By John L. Myers and Lyndsay Wise
Cloud implementations have been evolving for many years. Salesforce.com made great strides in how organizations view the cloud as an implementation option for central core activities of an organization, such as sales operations. To many, Amazon Web Services proves that cloud infrastructure is not a one-off or custom environment for large-scale organizations. Cloud infrastructure can be utilized not only by organizations of any size, but smaller segments, such as departments and teams.
For analytics and analytical environments, there is not a “champion” example to look to yet. Data warehouses have traditionally been built as part of “behind the firewall” data center implementations utilizing desktop analytical packages and on premises data integration facilities. However, in the past two to three years, organizations are embracing the opportunities and possibilities of the cloud. They are not letting past deployment strategies become a barrier for current and upcoming cloud-based analytical environments.
In upcoming Enterprise Management Associates (EMA) end-user research, respondents overwhelmingly indicate that cloud-based analytical strategies are part of their organizations.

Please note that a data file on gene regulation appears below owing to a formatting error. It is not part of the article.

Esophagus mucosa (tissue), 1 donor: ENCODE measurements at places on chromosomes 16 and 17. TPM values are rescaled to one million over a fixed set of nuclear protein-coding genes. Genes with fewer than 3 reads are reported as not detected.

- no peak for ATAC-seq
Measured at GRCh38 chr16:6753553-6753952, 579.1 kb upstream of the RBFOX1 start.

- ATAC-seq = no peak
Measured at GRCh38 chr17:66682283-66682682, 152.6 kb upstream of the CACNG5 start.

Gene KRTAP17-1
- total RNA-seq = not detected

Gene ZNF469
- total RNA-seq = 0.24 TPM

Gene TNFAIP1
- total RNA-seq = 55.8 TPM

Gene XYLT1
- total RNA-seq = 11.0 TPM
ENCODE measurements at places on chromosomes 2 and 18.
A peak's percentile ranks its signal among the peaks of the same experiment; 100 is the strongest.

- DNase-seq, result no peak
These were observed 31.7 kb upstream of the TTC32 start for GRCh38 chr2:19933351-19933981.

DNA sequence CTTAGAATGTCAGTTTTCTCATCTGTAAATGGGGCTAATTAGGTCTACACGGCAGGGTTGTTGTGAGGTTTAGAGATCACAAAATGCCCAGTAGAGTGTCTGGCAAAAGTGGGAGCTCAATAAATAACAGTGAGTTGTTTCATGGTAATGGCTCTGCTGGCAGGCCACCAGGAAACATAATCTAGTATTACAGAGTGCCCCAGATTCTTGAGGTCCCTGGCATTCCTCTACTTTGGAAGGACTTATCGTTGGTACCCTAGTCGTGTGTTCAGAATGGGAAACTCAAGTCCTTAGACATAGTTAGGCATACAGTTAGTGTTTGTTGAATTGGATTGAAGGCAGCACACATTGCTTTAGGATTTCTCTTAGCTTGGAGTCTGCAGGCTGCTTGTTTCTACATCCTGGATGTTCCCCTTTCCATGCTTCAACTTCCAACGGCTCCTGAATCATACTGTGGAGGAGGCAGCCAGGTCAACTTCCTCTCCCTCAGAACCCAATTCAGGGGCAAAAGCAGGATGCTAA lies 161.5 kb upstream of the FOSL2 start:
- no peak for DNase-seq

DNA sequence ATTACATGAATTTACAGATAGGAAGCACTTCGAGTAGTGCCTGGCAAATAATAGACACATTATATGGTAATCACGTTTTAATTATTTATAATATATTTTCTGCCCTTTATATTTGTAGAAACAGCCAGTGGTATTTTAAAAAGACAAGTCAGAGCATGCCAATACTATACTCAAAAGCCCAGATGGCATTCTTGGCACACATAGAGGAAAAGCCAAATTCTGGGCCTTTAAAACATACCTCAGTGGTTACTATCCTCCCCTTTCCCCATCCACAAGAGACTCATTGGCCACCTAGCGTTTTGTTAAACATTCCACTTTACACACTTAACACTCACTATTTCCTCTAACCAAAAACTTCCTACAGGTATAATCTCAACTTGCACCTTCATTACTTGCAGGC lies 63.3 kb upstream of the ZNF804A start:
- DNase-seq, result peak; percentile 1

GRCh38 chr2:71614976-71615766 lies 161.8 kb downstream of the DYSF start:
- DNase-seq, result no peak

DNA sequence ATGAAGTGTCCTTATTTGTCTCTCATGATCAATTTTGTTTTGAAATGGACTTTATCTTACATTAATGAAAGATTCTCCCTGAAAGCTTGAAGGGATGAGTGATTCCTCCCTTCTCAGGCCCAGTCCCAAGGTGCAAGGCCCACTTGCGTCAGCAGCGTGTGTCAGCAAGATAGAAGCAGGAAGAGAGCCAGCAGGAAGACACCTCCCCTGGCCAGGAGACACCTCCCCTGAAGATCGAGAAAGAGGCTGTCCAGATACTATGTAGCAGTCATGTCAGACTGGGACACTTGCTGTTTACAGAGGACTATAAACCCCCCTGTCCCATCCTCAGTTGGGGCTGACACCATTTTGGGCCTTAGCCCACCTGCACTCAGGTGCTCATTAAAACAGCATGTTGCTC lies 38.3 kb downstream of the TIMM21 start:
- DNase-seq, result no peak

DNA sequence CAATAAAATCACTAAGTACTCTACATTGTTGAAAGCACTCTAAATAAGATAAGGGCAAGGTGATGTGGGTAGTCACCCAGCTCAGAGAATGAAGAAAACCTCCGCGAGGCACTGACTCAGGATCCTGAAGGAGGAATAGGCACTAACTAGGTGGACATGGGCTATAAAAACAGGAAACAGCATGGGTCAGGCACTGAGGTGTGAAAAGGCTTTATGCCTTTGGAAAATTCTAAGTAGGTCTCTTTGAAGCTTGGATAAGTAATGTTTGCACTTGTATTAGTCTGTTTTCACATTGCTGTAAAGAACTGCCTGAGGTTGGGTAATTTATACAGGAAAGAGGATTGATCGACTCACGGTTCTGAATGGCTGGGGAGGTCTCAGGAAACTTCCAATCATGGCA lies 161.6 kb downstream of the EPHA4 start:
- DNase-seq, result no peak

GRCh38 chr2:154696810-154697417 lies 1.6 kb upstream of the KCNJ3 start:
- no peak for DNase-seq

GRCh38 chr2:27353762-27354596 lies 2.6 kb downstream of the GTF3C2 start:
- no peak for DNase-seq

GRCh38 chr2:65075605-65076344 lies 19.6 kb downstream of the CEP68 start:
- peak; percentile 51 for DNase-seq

With nearly six out of ten respondents indicating that cloud-based analytics is either an “essential” or an “important” part of their business, these organizations show that the cloud as an implementation avenue is core to future plans.
Cloud is Superior
The past use of on-premises strategies to implement data warehouses and other analytical environments was mainly based on a “lack of substitutes” for the technical facilities. There was no cloud-based data management platform or analytical environment. However, with offerings such as Dell Boomi, Informatica Cloud, and the SnapLogic Elastic Integration Platform, we have seen a shift—starting with data integration—to implementing analytical environments in the cloud.
EMA research respondents overwhelmingly indicate that cloud platforms provide a better solution than their on premises counterparts. In fact, the highest indication is around the total cost of ownership component of the cloud versus on premises situation. Over five out of ten EMA respondents indicate that cloud-based analytical implementations provide a superior option. Overall, nearly nine out of ten indicate that the cloud is on par with or superior to an on-premises solution.
This momentum has continued from the data integration components into the data management and data visualization areas of analytical environments. Amazon and Snowflake’s “data warehouse as a service” offerings have introduced the ability for organizations to put power and performance into cloud-based data management platforms. Organizations such as MicroStrategy and Tableau have flexed into full-fledged, cloud-based solutions that complement their on premises and desktop offerings.
Strong Benefits from Cloud